This time of questioning in North America has bred something of a “perfect storm” scenario in this regard. Potential converts are arriving that have been raised in an ideological climate of entitlement, where their parents and society at large have put mirrors into their hands and taught them to worship the image seen therein. They cannot be wholly blamed for believing that they alone can refound and reshape the world; after all, they’ve been brought up on pithy quotes from major figures in history, and raised to believe that each and every one of us can be changers of history–one thinks of the self-esteem movements in public school education in the last 25 years that taught us, “You can be anything you want to be.” Of course this is a ridiculous lie; you cannot be anything you want to be–you can only be what God wants you to be. This is why each of us is given talents and abilities unique to our personhood; to deny that is to deny personhood, to deny the operative work of God in our lives, and, ultimately, to pursue the satanic course toward the rule of the self-will, rather than the rule of the divine will. All the same, these folks are showing up at the doors of the Church, just when the Church in this continent is having a mild identity crisis. No strangers to identity crises, these potential converts come to the Church “knowing” what she needs to do to solve her problems. They have many and inventive solutions; but the fact that few of them seem to agree ought to be proof enough that the Holy Spirit, which is always one of unity and love, is not at work in these imaginative cogitations.

At the same time, there seems to be a lack of understanding about what the catechetical process is supposed to do. While it does serve to provide people with basic theological knowledge about the Faith, that is not its primary purpose. The purpose of catechism is to kill off the “old” man, so that the new one may be reborn in the Church. A person who comes to the Church with a lifetime of ego-centric selfishness, especially one that continues to imagine that there is value in in their own self-worth, cannot be catechized and receive into the Church in anything less than a year. Acquiring the phronema, the Mind of the Church, takes a while. It is foreign to our selfishness and pride; being people so inured to selfishness and pride, we are quite resistant to the process of acquiring the Mind of the Church, and as such, it is my belief that many people are being received into the Church who are merely fascinated with some aspect of the idea of Orthodox Christianity, but are not truly doing the work to become Orthodox in the heart. What, then, can be done?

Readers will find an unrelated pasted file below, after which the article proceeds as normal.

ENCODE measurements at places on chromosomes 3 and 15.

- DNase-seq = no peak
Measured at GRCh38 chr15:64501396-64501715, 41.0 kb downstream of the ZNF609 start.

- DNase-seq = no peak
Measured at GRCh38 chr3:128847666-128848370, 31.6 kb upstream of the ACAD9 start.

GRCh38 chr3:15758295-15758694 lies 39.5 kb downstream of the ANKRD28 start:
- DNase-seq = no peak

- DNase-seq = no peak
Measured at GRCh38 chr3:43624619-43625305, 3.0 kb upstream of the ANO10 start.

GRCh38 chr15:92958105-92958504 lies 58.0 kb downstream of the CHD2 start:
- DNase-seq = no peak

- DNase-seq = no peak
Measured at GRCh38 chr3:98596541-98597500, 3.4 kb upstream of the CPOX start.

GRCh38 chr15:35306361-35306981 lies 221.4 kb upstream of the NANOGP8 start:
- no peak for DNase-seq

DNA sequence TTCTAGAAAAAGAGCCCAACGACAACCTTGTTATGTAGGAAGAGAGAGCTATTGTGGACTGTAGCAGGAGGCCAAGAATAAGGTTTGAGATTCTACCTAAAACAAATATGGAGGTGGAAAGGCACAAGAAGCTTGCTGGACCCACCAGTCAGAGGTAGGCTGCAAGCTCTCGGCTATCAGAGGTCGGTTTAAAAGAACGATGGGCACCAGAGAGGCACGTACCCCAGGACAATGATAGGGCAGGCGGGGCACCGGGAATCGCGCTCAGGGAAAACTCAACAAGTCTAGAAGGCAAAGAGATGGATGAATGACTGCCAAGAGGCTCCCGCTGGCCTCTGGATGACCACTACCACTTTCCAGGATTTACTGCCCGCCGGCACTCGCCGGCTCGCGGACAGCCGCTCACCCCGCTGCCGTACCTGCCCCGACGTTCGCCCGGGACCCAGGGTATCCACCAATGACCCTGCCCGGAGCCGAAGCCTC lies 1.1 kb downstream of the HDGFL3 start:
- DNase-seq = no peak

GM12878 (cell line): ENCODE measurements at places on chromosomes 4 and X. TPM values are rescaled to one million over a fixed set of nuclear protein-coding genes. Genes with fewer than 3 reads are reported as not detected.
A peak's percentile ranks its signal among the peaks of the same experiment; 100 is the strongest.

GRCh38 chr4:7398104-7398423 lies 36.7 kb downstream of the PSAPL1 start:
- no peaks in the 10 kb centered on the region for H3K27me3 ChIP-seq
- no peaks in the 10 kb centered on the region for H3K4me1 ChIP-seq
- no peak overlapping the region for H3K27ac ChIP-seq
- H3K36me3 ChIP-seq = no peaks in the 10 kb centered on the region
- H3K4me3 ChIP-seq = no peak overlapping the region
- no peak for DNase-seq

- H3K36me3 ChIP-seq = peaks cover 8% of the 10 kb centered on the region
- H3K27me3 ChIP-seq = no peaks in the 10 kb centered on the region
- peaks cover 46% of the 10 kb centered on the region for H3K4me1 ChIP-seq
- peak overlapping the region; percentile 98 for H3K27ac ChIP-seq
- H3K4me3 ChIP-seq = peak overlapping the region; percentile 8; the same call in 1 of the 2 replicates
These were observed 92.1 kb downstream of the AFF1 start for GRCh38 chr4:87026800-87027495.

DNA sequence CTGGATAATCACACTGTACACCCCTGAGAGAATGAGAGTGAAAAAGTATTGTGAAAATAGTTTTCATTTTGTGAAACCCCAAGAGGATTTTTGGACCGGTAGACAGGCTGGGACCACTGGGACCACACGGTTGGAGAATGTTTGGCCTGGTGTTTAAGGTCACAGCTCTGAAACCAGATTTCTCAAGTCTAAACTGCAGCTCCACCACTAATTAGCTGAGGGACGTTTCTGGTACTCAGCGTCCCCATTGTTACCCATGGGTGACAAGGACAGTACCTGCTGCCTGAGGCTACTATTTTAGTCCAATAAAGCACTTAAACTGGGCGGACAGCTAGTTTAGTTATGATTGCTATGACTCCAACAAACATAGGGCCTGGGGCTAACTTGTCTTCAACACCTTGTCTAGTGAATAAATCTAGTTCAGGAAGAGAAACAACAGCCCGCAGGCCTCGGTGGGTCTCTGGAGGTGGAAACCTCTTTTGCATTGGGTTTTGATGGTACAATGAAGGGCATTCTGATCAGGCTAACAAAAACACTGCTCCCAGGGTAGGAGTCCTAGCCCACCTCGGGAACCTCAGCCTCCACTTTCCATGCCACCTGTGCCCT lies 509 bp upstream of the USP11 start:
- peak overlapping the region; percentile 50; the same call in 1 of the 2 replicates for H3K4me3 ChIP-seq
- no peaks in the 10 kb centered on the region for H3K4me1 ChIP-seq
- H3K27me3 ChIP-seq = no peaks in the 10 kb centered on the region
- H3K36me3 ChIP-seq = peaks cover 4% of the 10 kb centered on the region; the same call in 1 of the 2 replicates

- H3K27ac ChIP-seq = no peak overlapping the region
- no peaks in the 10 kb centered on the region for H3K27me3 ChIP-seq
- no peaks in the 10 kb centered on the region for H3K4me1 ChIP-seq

First, we have to stress to people who are coming to the doors of the Church seeking entry that catechism is not just a confirmation process. It isn’t a stamp of approval on you that says “you believe the right things about Christ our God, so you can now commune with His Church.” A merely psychological assent to certain doctrinal positions is not enough. To enter the Church, you have to come to her in humility–you have to admit that everything you were before you came to her was wrong. Even the things in your past that you previously thought of as right or good; it has to be understood that there was nothing good in your past, because it was outside the perfecting ability of the Holy Spirit working on you as a member of Christ’s own Body. Anything less is holding on to the passion of pride, and will just cause more grievous harm to the person once they are received into the Church.

Second, people coming to the Church have to want it, more than anything. They have to desperately want it–to the point that they are willing to throw everything in their lives, as they are, away for the Truth. I believe this to have much scriptural support in the Gospels, from the lips of Our Lord himself. You have to have the humility to learn from the Church what is correct; coming to her seeking entry, you should never presume to judge her. It is the Church of the Lord which will be a judgment on the world (and the angels as well, according to St. Paul). No matter what is happening at any time within her life, the Holy Spirit guides and directs her. She has survived more and deeper crises than this. Remember that once, long ago, the world awoke and groaned to find itself Arian. The Nicene Faith eventually won out, and Orthodoxy was preserved. So will it always be, if we are to believe the words of the Lord, “for the Gates of Hell shall never prevail against [my Church].” Talk of ecumenism, the calendar, styles of music, and the language of worship does nothing but advance the position that the gates of Hell are prevailing against the Truth of the Church. Inquirers and Catechumens must not, in any situation, give in to the temptation of discussing these matters–and many of us who are already in the Church should refrain from discussing them so freely.